Facial Recognition Problems aren’t the same for everyone:
Q: Does facial recognition disorder mean you can’t recognize anyone?
A: No. I am able to learn people in set environments.
I live in a small town and interact with the same people on a regular basis. I am able to identify people in given settings with enough exposure.
You’d think this would be an advantage for someone who has difficulty remembering names and faces.
But, there is a certain safety net in large cities with limited interpersonal interactions.
Recently I visited a branch of our local library and began chatting with the librarian about the house my family has been remodeling. It’s been a year long process to remodel and we’ve been living in the community where our house is located. I said, “Oh yes, we live in ‘such and such a town’ now.”
The librarian gave me a funny look. I visit the library a lot—I know our librarians, so it wasn’t a look I was expecting from someone I know so well. (It was the ‘why don’t you know me?’ look). Then the librarian said, “Don’t you know who I am?”
I don’t know what color I turned, but my brain started flipping through library workers I thought I could identify. How could I get this wrong? I felt lost, like I’d stepped into a foreign land and was speaking with a stranger. What had I gotten wrong?
I flip through as many clues as I’ve been given in the conversation. Name? Did they say a name I didn’t recognize? Do I work with their child and have rudely not attributed them correctly? I think of the sound of their voice and try to ping it off any matches I my brain—ping, ping, ping. Still blank. What have I missed?!
“You see me every week in church—we live in the same ‘such and such a town’.”
This is a moment I’m familiar with—when two people I’ve memorized in their specific environment overlap and what (to me) are two completely separate individuals must suddenly meld into a single person. It’s painful for me. My brain literally feels like it’s melting people into a new slot—like I have to shave a corner off a shaped peg hole to fit the new corner of a person.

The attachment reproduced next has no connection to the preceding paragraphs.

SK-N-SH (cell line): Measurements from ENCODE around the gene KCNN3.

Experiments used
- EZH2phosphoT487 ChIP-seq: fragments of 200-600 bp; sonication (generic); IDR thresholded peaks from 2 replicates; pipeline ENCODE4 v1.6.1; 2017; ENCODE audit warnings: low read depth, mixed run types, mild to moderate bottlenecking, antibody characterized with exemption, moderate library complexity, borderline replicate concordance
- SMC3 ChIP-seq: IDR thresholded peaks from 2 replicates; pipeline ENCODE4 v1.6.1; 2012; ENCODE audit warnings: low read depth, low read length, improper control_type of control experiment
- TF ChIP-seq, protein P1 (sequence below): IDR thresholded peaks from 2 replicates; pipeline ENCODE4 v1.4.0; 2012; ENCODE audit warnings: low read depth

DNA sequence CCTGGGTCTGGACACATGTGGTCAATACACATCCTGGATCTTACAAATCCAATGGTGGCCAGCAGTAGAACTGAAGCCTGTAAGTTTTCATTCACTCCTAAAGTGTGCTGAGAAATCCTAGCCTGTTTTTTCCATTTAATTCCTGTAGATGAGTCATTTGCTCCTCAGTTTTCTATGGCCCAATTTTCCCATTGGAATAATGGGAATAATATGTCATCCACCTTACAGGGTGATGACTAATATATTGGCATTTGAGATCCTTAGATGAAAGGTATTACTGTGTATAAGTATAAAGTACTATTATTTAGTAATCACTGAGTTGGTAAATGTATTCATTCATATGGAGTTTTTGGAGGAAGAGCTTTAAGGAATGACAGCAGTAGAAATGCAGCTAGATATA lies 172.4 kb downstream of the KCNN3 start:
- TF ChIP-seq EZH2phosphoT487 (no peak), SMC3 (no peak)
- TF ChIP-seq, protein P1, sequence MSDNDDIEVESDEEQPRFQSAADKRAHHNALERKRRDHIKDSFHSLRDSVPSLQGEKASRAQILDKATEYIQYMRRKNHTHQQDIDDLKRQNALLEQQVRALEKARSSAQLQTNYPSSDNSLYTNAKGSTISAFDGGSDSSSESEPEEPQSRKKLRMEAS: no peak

You see. I work so hard to ‘learn’ who someone is—their entire being is fixed to the place I ‘learn’ them. I have a habit of smiling and waving at everyone I meet as if we’re long past buddies, because I never truly know if we might be, as I pass a friendly face in the store.
But every environment my life spreads into poses new and terrifying opportunities to not know someone who I should probably know.
If I know someone through writing. Then in my ‘who that person is’ part of my brain—they are ‘writing friend’. If I cross paths with ‘writing friend’ at a restaurant (I’ve had this experience trying to meet for meals with writers at conferences) I cannot find them in the restaurant—even if we’re the only two people in the room. I will stare lostly.
Unsure if I should approach or remain where I stand.
I’ve sat with a table of strangers because I was told ‘oh we’re already sitting, you’ll see us when you get there.’ These are people I’ve met in person before.
But, I just hadn’t been ‘in person’ enough to memorize their demeanor, know what clothes they’re wearing, the tone of their voices, the style of their new haircut, the color lipstick they’re recently fond of…
So, I sat with the large group of people I saw seated in the restaurant. They seemed a bit surprised when I smilingly pulled up a chair to join them. It didn’t take long to realize they didn’t know me. I might have heard a few chuckles at my back as I excused myself. I held back the panic and tears of feeling ‘lost’ in a sea of faces.
It’s embarrassing to me. I did my best to smooth the anxiety from my face and try again. I admit to taking a little longer at the door before deciding to not walk away and return to the safety of my hotel room, with its fixed roommates, and order room service.
I try to smile, but sometimes I still end up embarrassed and offending someone who feels I ‘should know’ them.
It’s hard to be friendly all the time. I’m not perfect at it.
But, it’s my best defense for not having a damn clue who is in the room with me at any given time.
I’ve committed worse offenses than not knowing someone’s name.
Not recognizing my own children (on more than one occasion) are the moments that I feel the most shame.